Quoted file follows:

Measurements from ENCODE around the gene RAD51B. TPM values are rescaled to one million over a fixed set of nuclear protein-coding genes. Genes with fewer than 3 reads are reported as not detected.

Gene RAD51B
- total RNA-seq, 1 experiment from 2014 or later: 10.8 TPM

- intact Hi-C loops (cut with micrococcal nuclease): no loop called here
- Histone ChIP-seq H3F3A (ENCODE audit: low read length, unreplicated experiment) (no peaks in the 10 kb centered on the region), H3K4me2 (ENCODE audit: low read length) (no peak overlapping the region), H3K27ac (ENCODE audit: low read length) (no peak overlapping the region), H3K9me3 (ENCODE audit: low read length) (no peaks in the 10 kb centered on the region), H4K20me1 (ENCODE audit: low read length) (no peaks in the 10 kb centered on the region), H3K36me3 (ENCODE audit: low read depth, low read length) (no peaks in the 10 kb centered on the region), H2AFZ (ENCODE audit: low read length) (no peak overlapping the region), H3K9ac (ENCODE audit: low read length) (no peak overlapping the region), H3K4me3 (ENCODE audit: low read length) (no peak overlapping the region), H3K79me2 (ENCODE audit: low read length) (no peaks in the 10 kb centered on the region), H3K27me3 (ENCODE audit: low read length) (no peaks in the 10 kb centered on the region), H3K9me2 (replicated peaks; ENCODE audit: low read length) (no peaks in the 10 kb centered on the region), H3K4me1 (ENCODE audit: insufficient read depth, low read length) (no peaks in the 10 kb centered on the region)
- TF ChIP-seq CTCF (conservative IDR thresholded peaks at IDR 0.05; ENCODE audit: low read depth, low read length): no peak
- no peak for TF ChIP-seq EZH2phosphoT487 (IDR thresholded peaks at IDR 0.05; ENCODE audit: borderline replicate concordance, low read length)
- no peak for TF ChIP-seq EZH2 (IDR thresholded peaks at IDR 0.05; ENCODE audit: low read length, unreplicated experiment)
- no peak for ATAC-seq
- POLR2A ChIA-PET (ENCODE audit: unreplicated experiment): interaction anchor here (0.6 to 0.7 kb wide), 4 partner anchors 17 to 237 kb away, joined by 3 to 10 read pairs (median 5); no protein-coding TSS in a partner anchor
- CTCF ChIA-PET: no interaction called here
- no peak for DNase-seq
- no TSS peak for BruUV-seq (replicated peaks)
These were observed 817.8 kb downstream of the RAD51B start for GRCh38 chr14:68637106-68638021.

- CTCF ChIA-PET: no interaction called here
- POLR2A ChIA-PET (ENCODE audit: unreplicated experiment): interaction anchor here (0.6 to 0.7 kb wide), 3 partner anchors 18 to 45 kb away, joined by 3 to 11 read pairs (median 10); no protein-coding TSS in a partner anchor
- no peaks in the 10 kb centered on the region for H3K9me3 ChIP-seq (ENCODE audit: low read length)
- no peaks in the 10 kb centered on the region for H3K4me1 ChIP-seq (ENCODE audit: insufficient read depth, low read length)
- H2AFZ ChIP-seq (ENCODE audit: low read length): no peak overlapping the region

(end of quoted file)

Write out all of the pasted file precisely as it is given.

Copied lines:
Measurements from ENCODE around the gene RAD51B. TPM values are rescaled to one million over a fixed set of nuclear protein-coding genes. Genes with fewer than 3 reads are reported as not detected.

Gene RAD51B
- total RNA-seq, 1 experiment from 2014 or later: 10.8 TPM

- intact Hi-C loops (cut with micrococcal nuclease): no loop called here
- Histone ChIP-seq H3F3A (ENCODE audit: low read length, unreplicated experiment) (no peaks in the 10 kb centered on the region), H3K4me2 (ENCODE audit: low read length) (no peak overlapping the region), H3K27ac (ENCODE audit: low read length) (no peak overlapping the region), H3K9me3 (ENCODE audit: low read length) (no peaks in the 10 kb centered on the region), H4K20me1 (ENCODE audit: low read length) (no peaks in the 10 kb centered on the region), H3K36me3 (ENCODE audit: low read depth, low read length) (no peaks in the 10 kb centered on the region), H2AFZ (ENCODE audit: low read length) (no peak overlapping the region), H3K9ac (ENCODE audit: low read length) (no peak overlapping the region), H3K4me3 (ENCODE audit: low read length) (no peak overlapping the region), H3K79me2 (ENCODE audit: low read length) (no peaks in the 10 kb centered on the region), H3K27me3 (ENCODE audit: low read length) (no peaks in the 10 kb centered on the region), H3K9me2 (replicated peaks; ENCODE audit: low read length) (no peaks in the 10 kb centered on the region), H3K4me1 (ENCODE audit: insufficient read depth, low read length) (no peaks in the 10 kb centered on the region)
- TF ChIP-seq CTCF (conservative IDR thresholded peaks at IDR 0.05; ENCODE audit: low read depth, low read length): no peak
- no peak for TF ChIP-seq EZH2phosphoT487 (IDR thresholded peaks at IDR 0.05; ENCODE audit: borderline replicate concordance, low read length)
- no peak for TF ChIP-seq EZH2 (IDR thresholded peaks at IDR 0.05; ENCODE audit: low read length, unreplicated experiment)
- no peak for ATAC-seq
- POLR2A ChIA-PET (ENCODE audit: unreplicated experiment): interaction anchor here (0.6 to 0.7 kb wide), 4 partner anchors 17 to 237 kb away, joined by 3 to 10 read pairs (median 5); no protein-coding TSS in a partner anchor
- CTCF ChIA-PET: no interaction called here
- no peak for DNase-seq
- no TSS peak for BruUV-seq (replicated peaks)
These were observed 817.8 kb downstream of the RAD51B start for GRCh38 chr14:68637106-68638021.

- CTCF ChIA-PET: no interaction called here
- POLR2A ChIA-PET (ENCODE audit: unreplicated experiment): interaction anchor here (0.6 to 0.7 kb wide), 3 partner anchors 18 to 45 kb away, joined by 3 to 11 read pairs (median 10); no protein-coding TSS in a partner anchor
- no peaks in the 10 kb centered on the region for H3K9me3 ChIP-seq (ENCODE audit: low read length)
- no peaks in the 10 kb centered on the region for H3K4me1 ChIP-seq (ENCODE audit: insufficient read depth, low read length)
- H2AFZ ChIP-seq (ENCODE audit: low read length): no peak overlapping the region